Joseph Peirce Steele was born about 1821 in Dayton, Ohio. He was never married. He was identified as an “idiot” in the 1850 U.S. Federal Census. He died June 6, 1887, and was buried in Woodland Cemetery in Dayton.
This biographical sketch was originally written by Lisa P. Rickey in April 2012 for the Forrer-Peirce-Wood Collection (MS-018) finding aid at the Dayton Metro Library, 215 E. Third St., Dayton, Ohio, 45402; phone (937) 496-8654.
Additional information about the sketch’s subject can be found in that collection. For more information about the manuscript collection’s contents, please see the original PDF finding aid available in the Local History Room of the Dayton Metro Library, the OhioLINK EAD Repository entry, or the WorldCat record.
Please contact the Dayton Metro Library or this blog’s author for more information about how to access the original finding aid or the manuscript collection.
 Robert W. Steele & Mary Davies Steele, Early Dayton (Dayton, OH: United Brethren Publishing House, 1896), 89, 115; Frank Conover, Centennial Portrait and Biographical Record of the City of Dayton and Montgomery County, Ohio (Chicago: A. W. Bowen, 1897), 175; Montgomery County Genealogical Index, Dayton Metro Library; Lindsay M. Brien, Miami Valley Will Abstracts from the Counties of Miami, Montgomery, Warren, & Preble, in the State of Ohio, 1803-1850 (Dayton, OH: Lindsay M. Brien, 1940), 76; Lindsay M. Brien, A Genealogical Index of Pioneers in the Miami Valley, Ohio, 2nd ed. (Dayton, OH: Montgomery County Chapter, Ohio Genealogical Society, 2007), 186, 124.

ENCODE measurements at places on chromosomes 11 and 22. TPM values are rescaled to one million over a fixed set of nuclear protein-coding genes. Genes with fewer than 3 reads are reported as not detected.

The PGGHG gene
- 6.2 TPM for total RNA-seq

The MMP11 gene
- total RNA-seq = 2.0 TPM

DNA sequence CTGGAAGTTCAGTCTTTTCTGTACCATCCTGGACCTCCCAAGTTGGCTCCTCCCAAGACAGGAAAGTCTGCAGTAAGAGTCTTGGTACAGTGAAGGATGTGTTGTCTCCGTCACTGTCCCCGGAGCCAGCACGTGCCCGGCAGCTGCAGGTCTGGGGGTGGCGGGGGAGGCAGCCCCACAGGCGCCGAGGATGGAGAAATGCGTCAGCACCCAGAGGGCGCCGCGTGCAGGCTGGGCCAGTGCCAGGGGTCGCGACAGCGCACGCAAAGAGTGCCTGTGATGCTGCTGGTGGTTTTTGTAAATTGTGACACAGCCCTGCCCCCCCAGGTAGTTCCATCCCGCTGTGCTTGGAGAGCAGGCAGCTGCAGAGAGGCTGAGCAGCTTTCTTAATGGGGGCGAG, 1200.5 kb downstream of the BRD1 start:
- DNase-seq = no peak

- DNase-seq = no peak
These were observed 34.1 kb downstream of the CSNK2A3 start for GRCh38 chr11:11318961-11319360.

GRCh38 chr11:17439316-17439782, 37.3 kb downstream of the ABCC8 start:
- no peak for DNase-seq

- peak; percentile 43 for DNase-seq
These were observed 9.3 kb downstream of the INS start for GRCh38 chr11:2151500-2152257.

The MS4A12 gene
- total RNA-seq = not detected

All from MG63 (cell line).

Sources disagree whether James Steele was born in Rockbridge County (Steele & Steele, Early Dayton, 89) or Rockingham County (Conover, Centennial Portrait, 175).
 Steele & Steele, Early Dayton, 89; James Steele: McClure & Steele in Account with Samuel and George Trotter, 1806-1807, Forrer-Peirce-Wood Collection (hereafter cited as FPW), 38:12, Dayton Metro Library (Dayton, Ohio).
 John F. Edgar, Pioneer Life in Dayton and Vicinity, 1796-1840 (Dayton, OH: United Brethren Publishing House, 1896), 116, 134; Steele and Steele, Early Dayton, 89; James Steele: Steele & Peirce, Merchants – Documents and Letters relating to the Business, 1807-1821 [several documents], FPW, 38:14.
The business documents pertaining to Steele & Peirce includes the articles of co-partnership, dated December 2, 1807. The store remained until the 1860s, when it was removed to make way for the Turner Opera House.
 Steele & Steele, Early Dayton, 90-91; Edgar, Pioneer Life in Dayton, 135; Conover, Centennial Portrait, 175.
 Steele & Steele, Early Dayton, 90; Edgar, Pioneer Life in Dayton and Vicinity, 116.
 Steele & Steele, Early Dayton, 90; Edgar, Pioneer Life in Dayton, 134-135.
 Steele & Steele, Early Dayton, 90; Edgar, Pioneer Life in Dayton, 135; Conover, Centennial Portrait, 175.
 Steele & Steele, Early Dayton, 91-92, 200-201;Edgar, Pioneer Life in Dayton, 135-137; Conover, Centennial Portrait, 175-176; Charlotte Reeve Conover, Some Dayton Saints and Prophets (Dayton, OH: United Brethren Publishing House, 1907), 49-77; Woodland Cemetery & Arboretum Interment Database, accessed 20 Dec. 2011, http://www.woodlandcemetery.org.